- Authors: A. Antunes, L. Fortnow, D. van Melkebeek, and N. Vinodchandran.
- Reference: Theoretical Computer Science, 354: 391-404, 2006.
Special issue of for selected papers from
the 14th International Symposium on Fundamentals of Computation Theory.
- Earlier version:
- A. Antunes, L. Fortnow, and D. van Melkebeek.
Proceedings of the 16th IEEE Conference on Computational
Complexity, pages 266-273, 2001.
We introduce Computational Depth, a measure for the amount of
"nonrandom" or "useful" information in a string by considering the
difference of various Kolmogorov complexity measures. We investigate
three instantiations of Computational Depth:
Basic Computational Depth, a clean notion capturing the
spirit of Bennett's Logical Depth. We show that a Turing machine
M runs in time polynomial on average over the time-bounded
universal distribution if and only if for all inputs x, M uses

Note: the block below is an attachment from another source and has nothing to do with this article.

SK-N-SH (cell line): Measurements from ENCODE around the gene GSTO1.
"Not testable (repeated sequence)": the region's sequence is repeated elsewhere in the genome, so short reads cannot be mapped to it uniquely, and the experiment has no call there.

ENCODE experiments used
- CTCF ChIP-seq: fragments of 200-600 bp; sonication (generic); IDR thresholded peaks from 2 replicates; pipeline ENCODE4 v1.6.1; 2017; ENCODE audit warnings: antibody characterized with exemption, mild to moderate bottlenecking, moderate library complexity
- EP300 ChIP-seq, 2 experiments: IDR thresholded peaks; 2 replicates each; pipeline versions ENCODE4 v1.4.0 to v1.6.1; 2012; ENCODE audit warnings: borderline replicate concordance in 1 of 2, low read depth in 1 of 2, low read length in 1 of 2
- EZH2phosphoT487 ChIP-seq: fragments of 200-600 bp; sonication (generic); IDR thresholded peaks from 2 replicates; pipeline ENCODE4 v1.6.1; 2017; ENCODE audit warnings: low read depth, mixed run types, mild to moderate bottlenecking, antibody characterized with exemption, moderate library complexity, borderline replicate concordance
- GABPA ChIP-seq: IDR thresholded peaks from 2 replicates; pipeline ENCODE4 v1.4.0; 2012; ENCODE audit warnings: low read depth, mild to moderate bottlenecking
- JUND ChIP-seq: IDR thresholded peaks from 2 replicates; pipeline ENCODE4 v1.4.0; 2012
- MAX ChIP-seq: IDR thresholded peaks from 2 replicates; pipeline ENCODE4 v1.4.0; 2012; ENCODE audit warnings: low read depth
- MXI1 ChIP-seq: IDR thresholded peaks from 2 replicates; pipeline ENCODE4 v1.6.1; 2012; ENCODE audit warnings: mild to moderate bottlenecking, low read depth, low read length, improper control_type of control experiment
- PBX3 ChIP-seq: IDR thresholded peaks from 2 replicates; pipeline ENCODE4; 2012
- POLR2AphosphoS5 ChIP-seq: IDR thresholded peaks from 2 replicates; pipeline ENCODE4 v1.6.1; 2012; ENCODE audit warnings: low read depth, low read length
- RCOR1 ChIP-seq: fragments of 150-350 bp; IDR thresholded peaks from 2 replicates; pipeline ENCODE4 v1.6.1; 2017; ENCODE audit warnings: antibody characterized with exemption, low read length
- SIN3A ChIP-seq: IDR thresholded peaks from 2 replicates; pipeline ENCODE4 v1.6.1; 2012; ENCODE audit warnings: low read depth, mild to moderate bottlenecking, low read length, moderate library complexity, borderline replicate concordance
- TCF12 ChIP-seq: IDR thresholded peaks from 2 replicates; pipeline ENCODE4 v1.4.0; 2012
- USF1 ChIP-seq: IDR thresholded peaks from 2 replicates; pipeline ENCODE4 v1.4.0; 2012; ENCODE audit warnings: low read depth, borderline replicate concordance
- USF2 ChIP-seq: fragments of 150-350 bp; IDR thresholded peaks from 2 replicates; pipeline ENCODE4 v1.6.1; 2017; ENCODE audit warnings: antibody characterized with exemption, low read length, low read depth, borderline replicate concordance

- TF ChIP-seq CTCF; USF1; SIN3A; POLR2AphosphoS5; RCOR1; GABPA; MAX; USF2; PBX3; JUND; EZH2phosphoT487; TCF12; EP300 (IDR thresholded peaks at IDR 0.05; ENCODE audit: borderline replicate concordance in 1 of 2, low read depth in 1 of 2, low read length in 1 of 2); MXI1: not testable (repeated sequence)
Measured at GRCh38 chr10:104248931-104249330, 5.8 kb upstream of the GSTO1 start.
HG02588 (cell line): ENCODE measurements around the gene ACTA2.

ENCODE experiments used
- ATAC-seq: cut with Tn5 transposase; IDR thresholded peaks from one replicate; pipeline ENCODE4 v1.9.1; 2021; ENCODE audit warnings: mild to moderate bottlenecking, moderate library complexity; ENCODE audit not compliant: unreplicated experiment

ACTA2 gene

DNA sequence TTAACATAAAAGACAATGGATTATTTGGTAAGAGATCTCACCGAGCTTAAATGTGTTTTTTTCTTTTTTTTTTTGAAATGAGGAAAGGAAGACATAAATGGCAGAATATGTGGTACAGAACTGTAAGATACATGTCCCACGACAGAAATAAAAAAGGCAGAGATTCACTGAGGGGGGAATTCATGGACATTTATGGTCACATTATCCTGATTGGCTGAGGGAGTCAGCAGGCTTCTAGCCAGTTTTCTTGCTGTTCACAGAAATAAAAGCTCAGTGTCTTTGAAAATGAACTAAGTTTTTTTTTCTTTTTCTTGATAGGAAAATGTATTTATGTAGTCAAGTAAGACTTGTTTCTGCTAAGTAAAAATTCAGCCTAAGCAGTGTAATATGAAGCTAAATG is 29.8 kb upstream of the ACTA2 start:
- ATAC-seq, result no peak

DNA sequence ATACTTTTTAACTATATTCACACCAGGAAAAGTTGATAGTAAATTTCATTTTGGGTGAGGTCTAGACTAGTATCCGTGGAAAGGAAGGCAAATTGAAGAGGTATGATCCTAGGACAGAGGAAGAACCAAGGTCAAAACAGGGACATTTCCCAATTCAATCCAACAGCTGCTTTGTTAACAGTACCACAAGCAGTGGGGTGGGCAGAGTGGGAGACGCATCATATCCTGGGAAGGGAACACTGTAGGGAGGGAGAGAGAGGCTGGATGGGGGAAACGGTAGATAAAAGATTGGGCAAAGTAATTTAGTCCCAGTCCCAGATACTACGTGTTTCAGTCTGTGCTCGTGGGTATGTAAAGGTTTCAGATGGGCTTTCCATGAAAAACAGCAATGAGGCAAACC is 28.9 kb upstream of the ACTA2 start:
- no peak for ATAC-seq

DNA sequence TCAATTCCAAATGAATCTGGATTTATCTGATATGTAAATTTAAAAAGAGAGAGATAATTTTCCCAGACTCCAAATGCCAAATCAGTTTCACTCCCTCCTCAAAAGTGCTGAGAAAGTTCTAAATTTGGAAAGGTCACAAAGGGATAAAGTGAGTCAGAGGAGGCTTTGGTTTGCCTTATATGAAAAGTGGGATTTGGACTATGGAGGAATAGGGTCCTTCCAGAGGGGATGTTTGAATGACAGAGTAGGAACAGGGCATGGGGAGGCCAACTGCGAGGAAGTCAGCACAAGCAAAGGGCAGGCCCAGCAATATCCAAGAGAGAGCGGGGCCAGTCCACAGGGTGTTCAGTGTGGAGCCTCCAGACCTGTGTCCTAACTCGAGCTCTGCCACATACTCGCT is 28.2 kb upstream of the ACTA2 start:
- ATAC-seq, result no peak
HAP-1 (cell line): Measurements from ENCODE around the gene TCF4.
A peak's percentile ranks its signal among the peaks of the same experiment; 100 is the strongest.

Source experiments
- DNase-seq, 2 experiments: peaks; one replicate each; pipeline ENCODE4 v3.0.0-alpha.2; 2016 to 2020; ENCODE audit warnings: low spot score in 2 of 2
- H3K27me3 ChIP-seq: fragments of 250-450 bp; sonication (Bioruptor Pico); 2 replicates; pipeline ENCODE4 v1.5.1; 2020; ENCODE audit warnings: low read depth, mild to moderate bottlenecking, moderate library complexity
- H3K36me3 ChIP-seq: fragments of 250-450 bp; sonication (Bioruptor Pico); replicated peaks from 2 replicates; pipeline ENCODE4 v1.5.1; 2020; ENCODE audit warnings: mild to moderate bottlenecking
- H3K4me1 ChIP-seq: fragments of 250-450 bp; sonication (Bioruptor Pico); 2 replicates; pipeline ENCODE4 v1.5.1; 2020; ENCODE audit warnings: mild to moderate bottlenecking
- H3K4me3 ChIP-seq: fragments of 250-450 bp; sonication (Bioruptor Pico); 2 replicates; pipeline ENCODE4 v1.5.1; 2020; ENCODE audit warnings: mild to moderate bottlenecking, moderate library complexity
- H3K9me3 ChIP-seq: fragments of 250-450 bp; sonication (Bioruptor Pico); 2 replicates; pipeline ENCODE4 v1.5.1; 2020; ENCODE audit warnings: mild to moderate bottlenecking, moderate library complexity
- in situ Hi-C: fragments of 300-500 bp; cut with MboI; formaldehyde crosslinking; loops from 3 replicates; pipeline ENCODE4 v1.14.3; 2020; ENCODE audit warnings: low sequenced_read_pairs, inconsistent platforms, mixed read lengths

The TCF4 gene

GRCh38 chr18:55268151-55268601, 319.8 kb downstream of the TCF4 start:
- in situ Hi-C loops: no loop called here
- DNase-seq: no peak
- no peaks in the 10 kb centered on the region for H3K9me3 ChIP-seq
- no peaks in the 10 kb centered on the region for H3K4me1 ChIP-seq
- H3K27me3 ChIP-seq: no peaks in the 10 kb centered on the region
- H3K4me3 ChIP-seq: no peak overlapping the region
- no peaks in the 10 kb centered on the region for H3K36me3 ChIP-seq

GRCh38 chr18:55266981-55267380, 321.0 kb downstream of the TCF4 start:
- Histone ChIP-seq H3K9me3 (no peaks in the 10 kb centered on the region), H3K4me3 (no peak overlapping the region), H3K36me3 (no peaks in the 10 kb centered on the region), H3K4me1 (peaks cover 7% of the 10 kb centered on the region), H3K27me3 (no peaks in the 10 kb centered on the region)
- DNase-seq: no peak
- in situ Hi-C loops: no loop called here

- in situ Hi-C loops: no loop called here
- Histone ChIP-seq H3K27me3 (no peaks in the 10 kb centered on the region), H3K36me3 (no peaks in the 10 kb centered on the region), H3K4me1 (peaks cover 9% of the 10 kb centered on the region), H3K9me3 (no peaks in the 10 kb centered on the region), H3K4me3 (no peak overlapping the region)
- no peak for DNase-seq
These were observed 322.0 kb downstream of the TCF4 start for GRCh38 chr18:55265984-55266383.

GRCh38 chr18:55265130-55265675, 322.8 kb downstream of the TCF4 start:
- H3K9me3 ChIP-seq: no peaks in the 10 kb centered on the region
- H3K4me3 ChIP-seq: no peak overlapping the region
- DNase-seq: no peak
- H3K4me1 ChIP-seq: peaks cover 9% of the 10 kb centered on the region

time exponential in the basic computational depth of x.
Sublinear-time Computational Depth and the resulting concept of
a generalization of sparse and random sets based on low depth properties
of their characteristic sequences. We show that every computable set
that is reducible to a shallow set has polynomial-size circuits.
Distinguishing Computational Depth, measuring when strings are
easier to recognize than to produce. We show that if a Boolean formula
has a nonnegligible fraction of its satisfying assignments with low
depth, then we can find a satisfying assignment efficiently.